Is there a more important unimportant article of clothing than the sock? The poor, stupid sock, just a base layer for your feet, a sweat and odor absorbing sack of cloth, a thing that keeps you from blistering, but gets scant attention paid to it compared to the overbearing shoe.
The shoe. What an oaf.
But socks say something about a person. There is a great scene in David Foster Wallace’s Infinite Jest in which the narrator describes John “No Relation” Wayne, the number one player on the novel’s fictional tennis academy’s A team. He says Wayne, who is sort of “robotic,” is “of the sock and a shoe, sock and a shoe school,” which is a strange way of saying someone is strange. But there it is. The socks, and how they relate to the shoes. It means something.
Cyclists take the business of socks to all sorts of bizarre places. First there is height. Some are strictly no-show with the socks. This is some weird sect of urban messenger who must show as much leg, and subsequently as much tattoo, as possible. Then there are the ankle-heights. Anklers are a retro lot. In the ’90s, we were all anklers, though many of us refuse to admit it now, hiding a whole trove of whimsical ankle-height socks in the backs of our eponymous drawers.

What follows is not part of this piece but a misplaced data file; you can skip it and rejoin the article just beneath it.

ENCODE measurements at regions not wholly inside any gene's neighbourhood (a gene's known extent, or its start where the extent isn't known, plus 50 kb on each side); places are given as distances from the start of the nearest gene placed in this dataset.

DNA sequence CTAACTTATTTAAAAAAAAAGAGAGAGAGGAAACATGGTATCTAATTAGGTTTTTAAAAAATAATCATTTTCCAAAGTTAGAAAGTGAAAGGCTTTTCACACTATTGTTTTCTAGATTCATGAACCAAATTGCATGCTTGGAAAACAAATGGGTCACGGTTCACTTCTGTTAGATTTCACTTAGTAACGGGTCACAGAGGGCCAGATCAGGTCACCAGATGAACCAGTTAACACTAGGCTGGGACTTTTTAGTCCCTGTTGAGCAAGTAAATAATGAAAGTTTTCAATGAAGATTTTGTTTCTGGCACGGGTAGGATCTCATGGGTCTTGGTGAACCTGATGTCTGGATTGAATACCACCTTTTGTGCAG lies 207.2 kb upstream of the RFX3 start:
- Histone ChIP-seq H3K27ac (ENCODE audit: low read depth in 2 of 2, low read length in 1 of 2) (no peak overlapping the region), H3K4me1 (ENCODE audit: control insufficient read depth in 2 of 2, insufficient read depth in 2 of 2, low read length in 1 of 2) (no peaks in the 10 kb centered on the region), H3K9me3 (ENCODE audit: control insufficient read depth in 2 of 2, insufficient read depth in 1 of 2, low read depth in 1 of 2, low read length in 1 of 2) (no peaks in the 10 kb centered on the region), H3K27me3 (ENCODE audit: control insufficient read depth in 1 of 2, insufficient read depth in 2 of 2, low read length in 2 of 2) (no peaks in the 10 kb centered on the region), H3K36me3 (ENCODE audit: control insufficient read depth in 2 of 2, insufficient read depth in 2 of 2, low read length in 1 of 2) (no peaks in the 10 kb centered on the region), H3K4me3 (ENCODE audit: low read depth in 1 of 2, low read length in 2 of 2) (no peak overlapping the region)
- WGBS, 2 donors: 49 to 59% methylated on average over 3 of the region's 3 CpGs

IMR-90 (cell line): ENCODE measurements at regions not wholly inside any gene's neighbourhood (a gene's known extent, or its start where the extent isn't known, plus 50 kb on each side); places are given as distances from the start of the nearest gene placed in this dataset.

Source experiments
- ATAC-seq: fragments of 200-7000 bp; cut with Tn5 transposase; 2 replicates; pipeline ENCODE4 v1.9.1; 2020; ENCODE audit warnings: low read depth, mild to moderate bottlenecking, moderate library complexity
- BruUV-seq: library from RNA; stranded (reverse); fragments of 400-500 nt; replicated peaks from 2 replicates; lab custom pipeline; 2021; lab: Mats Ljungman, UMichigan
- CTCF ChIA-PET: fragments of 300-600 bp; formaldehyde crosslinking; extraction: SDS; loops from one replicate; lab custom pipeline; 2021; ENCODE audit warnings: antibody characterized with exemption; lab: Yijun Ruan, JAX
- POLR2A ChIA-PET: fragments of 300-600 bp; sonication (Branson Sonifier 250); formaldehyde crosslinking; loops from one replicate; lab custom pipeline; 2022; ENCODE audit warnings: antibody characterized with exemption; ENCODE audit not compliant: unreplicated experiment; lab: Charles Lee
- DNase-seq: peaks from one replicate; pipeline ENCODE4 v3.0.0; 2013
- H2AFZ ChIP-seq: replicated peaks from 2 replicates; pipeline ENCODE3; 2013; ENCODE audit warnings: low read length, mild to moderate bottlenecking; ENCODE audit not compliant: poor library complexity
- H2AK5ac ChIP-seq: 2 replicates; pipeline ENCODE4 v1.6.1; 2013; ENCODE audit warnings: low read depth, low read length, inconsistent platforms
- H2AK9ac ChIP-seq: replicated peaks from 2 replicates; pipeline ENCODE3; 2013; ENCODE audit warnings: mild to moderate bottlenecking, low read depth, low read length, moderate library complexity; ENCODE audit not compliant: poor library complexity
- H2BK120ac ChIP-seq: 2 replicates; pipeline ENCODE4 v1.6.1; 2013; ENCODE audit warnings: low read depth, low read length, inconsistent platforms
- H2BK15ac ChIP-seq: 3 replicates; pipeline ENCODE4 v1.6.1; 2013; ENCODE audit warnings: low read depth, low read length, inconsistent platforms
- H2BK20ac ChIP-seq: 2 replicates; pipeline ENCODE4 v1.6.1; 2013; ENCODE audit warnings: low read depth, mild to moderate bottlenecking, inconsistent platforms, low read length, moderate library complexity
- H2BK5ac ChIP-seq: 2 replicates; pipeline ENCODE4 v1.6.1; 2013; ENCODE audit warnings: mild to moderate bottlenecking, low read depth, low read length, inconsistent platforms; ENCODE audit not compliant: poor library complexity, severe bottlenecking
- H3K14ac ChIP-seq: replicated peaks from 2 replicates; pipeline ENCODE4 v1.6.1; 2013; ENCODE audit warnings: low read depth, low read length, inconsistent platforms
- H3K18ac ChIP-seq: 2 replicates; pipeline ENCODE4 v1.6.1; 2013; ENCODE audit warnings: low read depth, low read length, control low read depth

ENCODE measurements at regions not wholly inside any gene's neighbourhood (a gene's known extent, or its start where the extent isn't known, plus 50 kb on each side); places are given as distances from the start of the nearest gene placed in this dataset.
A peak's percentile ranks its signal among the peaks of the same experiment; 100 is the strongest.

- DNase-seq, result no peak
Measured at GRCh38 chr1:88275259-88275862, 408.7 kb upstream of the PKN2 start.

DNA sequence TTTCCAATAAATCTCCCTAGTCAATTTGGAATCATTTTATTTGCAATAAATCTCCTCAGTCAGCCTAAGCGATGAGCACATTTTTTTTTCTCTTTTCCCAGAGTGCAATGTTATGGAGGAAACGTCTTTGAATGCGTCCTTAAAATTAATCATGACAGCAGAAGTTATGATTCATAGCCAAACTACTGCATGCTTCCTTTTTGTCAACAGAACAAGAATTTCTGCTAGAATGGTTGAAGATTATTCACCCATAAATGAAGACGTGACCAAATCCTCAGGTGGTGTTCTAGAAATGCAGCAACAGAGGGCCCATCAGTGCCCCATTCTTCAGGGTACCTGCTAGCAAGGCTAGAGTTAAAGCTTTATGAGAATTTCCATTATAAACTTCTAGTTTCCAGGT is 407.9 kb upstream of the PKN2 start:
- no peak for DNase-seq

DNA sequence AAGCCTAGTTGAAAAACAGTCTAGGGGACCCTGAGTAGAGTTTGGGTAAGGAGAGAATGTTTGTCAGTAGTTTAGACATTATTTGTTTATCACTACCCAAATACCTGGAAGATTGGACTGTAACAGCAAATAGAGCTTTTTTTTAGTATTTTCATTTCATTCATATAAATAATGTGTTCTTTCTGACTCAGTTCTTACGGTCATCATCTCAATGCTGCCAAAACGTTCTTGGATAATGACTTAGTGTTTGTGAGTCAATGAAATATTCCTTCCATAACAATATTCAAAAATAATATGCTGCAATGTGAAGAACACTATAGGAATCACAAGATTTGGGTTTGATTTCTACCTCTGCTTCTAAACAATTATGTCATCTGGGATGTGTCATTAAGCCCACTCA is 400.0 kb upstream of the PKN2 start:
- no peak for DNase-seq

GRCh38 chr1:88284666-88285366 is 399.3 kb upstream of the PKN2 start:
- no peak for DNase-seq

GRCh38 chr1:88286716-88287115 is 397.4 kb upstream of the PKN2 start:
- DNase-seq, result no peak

The 5″cuff is de rigueur at the moment, a veritable tower of sock, extending up the calf, accentuating the base of the gastrocnemius. Many cyclists will now happily pretend that this is the only sock style they have ever embraced. This is revisionism my friends. This is Trotsky eliminated from pictures by Stalin. This is Bernard Hinault saying he never promised LeMond the maillot jaune in ’86.
I know people who will only wear black socks and people who will only wear white. They are just smelly foot bags, but we all have feelings about them.
This week’s Group Ride asks, what socks do you wear? Are you a no-shower? An ankler? Do you prefer low-key or high-vis? Do you ever commit the sin of cotton? Who makes the best socks? Wool? They say it’s cooler in summer, but that is not my experience.